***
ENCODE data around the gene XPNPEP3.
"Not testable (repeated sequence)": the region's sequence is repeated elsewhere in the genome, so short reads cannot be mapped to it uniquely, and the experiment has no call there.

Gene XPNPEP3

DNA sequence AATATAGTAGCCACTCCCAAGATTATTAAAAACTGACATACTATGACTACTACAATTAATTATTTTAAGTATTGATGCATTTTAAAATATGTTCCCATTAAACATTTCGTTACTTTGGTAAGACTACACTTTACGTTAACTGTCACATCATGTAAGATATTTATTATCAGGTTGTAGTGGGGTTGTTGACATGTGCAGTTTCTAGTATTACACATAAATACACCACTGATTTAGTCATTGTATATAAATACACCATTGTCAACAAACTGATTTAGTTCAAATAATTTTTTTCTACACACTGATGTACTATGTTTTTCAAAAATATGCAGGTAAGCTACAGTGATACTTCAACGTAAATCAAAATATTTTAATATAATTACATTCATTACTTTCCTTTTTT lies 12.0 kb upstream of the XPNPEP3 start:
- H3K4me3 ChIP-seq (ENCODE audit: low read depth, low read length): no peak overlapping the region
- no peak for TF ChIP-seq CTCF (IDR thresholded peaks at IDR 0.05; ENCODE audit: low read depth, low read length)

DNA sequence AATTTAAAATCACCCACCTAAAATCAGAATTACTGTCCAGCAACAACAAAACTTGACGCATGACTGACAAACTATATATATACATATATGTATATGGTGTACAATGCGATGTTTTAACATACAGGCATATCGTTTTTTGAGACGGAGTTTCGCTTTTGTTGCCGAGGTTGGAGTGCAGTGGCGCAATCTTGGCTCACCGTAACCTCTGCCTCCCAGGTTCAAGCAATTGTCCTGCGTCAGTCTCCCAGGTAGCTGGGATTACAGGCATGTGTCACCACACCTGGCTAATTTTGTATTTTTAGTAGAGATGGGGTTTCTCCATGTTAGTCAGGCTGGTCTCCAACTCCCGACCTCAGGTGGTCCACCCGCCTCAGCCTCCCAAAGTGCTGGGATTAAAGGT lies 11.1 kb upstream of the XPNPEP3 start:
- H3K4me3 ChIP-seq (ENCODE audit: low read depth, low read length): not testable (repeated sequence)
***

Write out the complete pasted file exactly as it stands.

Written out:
ENCODE data around the gene XPNPEP3.
"Not testable (repeated sequence)": the region's sequence is repeated elsewhere in the genome, so short reads cannot be mapped to it uniquely, and the experiment has no call there.

Gene XPNPEP3

DNA sequence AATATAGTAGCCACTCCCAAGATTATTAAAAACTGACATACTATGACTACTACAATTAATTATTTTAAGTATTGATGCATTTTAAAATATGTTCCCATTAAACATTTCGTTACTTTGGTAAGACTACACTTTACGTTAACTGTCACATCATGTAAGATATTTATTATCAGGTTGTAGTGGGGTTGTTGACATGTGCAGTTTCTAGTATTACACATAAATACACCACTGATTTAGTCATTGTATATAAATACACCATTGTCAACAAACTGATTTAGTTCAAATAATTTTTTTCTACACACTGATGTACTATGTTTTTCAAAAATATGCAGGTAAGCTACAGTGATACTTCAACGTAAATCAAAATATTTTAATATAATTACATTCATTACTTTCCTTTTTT lies 12.0 kb upstream of the XPNPEP3 start:
- H3K4me3 ChIP-seq (ENCODE audit: low read depth, low read length): no peak overlapping the region
- no peak for TF ChIP-seq CTCF (IDR thresholded peaks at IDR 0.05; ENCODE audit: low read depth, low read length)

DNA sequence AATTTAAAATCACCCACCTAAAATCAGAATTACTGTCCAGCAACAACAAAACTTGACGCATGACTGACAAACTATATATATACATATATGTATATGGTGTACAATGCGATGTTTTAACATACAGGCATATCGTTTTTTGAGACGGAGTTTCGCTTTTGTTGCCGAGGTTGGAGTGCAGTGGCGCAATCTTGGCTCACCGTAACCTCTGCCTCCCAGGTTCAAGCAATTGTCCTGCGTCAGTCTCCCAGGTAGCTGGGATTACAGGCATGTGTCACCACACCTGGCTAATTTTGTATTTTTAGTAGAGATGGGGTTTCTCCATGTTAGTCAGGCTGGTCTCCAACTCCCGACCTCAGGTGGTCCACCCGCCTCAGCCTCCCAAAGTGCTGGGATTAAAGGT lies 11.1 kb upstream of the XPNPEP3 start:
- H3K4me3 ChIP-seq (ENCODE audit: low read depth, low read length): not testable (repeated sequence)